Sudden disturbances (perturbations) to the hand and wrist are commonplace in daily activities and workplaces when interacting with tools and the environment. It is important to understand how perturbations influence forearm musculature and task performance when identifying injury mechanisms. The purpose of this work was to evaluate changes in forearm muscle activity and co-contraction caused by wrist perturbations during a dynamic wrist tracking task. Surface electromyography was recorded from eight muscles of the upper-limb. Participants performed trials consisting of 17 repetitions of ±40° of wrist flexion/extension using a robotic device. During trials, participants received radial or ulnar perturbations that were delivered during flexion or extension, and with known or unknown timing. Co-contraction ratios for all muscle pairs showed significantly greater extensor activity across all experimental conditions. Of all antagonistic muscle pairs, the flexor carpi radialis (FCR)-extensor carpi radialis (ECR) muscle pair had the greatest change in co-contraction, producing 1602% greater co-contraction during flexion trials than during extensions trials. Expected perturbations produced greater anticipatory (immediately prior to the perturbation) muscle activity than unexpected, resulting in a 30% decrease in wrist displacement. While improving performance, this increase in anticipatory muscle activity may leave muscles susceptible to early-onset fatigue, which could lead to chronic overuse injuries in the workplace.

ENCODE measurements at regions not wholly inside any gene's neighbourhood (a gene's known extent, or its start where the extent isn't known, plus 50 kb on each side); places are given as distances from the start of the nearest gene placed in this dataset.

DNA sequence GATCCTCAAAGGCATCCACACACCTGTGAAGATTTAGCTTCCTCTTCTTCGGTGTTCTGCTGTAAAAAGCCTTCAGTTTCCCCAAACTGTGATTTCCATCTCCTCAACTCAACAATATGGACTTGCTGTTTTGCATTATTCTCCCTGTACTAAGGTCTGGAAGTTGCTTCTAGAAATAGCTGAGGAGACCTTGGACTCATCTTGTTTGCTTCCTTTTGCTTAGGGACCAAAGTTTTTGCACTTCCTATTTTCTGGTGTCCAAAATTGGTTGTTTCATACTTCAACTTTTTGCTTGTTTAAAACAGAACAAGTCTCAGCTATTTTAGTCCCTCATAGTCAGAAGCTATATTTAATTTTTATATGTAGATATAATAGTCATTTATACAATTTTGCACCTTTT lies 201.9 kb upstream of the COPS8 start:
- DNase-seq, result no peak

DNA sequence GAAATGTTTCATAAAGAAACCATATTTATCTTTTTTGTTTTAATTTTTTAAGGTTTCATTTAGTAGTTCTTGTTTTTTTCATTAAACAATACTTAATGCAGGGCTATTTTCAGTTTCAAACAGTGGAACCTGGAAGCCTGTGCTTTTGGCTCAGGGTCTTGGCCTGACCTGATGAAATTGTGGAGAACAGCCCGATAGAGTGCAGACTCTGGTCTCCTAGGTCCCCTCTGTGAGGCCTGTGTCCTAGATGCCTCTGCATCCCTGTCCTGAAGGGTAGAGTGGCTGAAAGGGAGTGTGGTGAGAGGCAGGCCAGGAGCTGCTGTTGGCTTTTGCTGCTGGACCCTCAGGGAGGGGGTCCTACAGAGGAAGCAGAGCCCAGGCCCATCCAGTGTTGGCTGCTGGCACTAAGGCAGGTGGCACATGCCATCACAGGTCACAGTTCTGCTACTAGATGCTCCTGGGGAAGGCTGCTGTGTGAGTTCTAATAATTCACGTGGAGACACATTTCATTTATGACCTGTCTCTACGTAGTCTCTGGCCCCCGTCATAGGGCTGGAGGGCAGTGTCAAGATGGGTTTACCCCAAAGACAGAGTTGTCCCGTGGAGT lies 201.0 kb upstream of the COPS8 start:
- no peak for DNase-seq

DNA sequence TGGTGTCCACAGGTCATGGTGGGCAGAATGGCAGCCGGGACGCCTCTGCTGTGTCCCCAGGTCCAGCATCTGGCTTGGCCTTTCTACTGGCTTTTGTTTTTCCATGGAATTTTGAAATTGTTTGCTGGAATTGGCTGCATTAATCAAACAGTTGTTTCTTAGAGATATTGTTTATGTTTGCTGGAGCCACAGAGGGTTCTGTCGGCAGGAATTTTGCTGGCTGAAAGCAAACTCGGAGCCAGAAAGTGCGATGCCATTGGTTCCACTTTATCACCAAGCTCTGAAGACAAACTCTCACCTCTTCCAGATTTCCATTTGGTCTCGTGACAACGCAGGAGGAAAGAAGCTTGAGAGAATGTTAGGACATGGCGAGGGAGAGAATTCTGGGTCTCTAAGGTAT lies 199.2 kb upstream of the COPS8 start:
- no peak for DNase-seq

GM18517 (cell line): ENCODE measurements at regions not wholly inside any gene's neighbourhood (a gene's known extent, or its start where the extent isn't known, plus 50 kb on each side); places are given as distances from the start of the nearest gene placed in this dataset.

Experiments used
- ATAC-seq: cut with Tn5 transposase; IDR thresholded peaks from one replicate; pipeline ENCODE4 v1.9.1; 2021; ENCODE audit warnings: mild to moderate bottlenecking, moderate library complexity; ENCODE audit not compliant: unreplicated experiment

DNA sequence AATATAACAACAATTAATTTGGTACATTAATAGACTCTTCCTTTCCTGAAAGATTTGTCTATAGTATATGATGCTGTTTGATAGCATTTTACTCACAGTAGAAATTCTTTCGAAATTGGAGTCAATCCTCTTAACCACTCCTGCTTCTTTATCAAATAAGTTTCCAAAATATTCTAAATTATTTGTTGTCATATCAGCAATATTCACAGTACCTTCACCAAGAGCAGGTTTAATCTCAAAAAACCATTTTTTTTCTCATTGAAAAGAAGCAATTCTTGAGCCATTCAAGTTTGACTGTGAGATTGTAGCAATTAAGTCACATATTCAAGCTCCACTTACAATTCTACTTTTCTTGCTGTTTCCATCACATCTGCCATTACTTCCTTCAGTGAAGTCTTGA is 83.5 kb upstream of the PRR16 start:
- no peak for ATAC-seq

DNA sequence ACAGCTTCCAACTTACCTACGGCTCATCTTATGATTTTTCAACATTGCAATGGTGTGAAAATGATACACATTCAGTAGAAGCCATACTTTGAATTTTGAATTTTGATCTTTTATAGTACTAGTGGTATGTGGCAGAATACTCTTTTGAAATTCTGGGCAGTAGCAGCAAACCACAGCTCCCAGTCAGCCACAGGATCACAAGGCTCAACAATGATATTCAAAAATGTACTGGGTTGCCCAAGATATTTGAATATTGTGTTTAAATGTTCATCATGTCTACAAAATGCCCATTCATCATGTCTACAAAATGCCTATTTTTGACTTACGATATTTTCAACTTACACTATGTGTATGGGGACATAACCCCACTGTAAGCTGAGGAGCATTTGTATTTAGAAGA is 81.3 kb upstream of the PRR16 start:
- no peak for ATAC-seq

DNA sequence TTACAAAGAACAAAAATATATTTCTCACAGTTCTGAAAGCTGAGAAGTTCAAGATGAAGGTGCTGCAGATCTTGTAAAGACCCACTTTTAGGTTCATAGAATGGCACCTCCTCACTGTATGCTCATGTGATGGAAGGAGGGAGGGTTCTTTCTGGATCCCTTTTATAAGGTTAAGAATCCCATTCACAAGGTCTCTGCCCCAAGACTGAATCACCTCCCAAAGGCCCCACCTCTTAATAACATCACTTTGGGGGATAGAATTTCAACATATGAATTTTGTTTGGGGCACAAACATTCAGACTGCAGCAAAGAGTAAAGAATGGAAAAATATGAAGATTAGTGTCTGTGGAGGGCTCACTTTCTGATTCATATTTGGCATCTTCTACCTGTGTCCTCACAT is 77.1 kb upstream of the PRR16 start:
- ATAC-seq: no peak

• Is It Time to Shift Our Environmental Thinking? A Perspective on Barriers and Opportunities to Change